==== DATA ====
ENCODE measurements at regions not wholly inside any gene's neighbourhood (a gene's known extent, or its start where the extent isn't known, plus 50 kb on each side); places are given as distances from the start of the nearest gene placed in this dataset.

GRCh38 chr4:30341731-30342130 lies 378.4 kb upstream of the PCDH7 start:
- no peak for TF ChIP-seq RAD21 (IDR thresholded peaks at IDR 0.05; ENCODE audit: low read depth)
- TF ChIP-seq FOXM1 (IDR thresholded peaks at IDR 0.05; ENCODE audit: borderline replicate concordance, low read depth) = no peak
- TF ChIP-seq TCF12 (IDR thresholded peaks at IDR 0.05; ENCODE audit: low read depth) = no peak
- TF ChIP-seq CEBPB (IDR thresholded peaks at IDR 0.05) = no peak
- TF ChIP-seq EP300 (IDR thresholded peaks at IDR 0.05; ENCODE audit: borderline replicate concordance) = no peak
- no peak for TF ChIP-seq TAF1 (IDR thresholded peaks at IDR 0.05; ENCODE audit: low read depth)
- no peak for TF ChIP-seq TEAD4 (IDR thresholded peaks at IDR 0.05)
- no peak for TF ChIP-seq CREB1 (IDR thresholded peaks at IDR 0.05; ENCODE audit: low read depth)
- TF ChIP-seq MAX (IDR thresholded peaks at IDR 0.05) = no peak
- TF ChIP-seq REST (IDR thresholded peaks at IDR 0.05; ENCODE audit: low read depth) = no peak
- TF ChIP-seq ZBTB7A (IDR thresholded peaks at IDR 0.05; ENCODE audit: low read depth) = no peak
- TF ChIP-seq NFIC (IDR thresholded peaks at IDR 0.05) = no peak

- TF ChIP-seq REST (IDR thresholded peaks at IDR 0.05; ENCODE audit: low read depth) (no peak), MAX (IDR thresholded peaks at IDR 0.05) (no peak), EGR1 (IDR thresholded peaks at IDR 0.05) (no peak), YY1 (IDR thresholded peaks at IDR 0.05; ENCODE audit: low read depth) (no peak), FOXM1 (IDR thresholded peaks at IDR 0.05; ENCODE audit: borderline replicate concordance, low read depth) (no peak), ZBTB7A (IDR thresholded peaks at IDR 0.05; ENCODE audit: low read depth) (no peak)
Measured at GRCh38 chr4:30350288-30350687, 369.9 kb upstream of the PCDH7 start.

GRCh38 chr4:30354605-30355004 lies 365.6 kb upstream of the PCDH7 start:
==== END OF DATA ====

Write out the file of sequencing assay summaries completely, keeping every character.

ENCODE measurements at regions not wholly inside any gene's neighbourhood (a gene's known extent, or its start where the extent isn't known, plus 50 kb on each side); places are given as distances from the start of the nearest gene placed in this dataset.

GRCh38 chr4:30341731-30342130 lies 378.4 kb upstream of the PCDH7 start:
- no peak for TF ChIP-seq RAD21 (IDR thresholded peaks at IDR 0.05; ENCODE audit: low read depth)
- TF ChIP-seq FOXM1 (IDR thresholded peaks at IDR 0.05; ENCODE audit: borderline replicate concordance, low read depth) = no peak
- TF ChIP-seq TCF12 (IDR thresholded peaks at IDR 0.05; ENCODE audit: low read depth) = no peak
- TF ChIP-seq CEBPB (IDR thresholded peaks at IDR 0.05) = no peak
- TF ChIP-seq EP300 (IDR thresholded peaks at IDR 0.05; ENCODE audit: borderline replicate concordance) = no peak
- no peak for TF ChIP-seq TAF1 (IDR thresholded peaks at IDR 0.05; ENCODE audit: low read depth)
- no peak for TF ChIP-seq TEAD4 (IDR thresholded peaks at IDR 0.05)
- no peak for TF ChIP-seq CREB1 (IDR thresholded peaks at IDR 0.05; ENCODE audit: low read depth)
- TF ChIP-seq MAX (IDR thresholded peaks at IDR 0.05) = no peak
- TF ChIP-seq REST (IDR thresholded peaks at IDR 0.05; ENCODE audit: low read depth) = no peak
- TF ChIP-seq ZBTB7A (IDR thresholded peaks at IDR 0.05; ENCODE audit: low read depth) = no peak
- TF ChIP-seq NFIC (IDR thresholded peaks at IDR 0.05) = no peak

- TF ChIP-seq REST (IDR thresholded peaks at IDR 0.05; ENCODE audit: low read depth) (no peak), MAX (IDR thresholded peaks at IDR 0.05) (no peak), EGR1 (IDR thresholded peaks at IDR 0.05) (no peak), YY1 (IDR thresholded peaks at IDR 0.05; ENCODE audit: low read depth) (no peak), FOXM1 (IDR thresholded peaks at IDR 0.05; ENCODE audit: borderline replicate concordance, low read depth) (no peak), ZBTB7A (IDR thresholded peaks at IDR 0.05; ENCODE audit: low read depth) (no peak)
Measured at GRCh38 chr4:30350288-30350687, 369.9 kb upstream of the PCDH7 start.

GRCh38 chr4:30354605-30355004 lies 365.6 kb upstream of the PCDH7 start: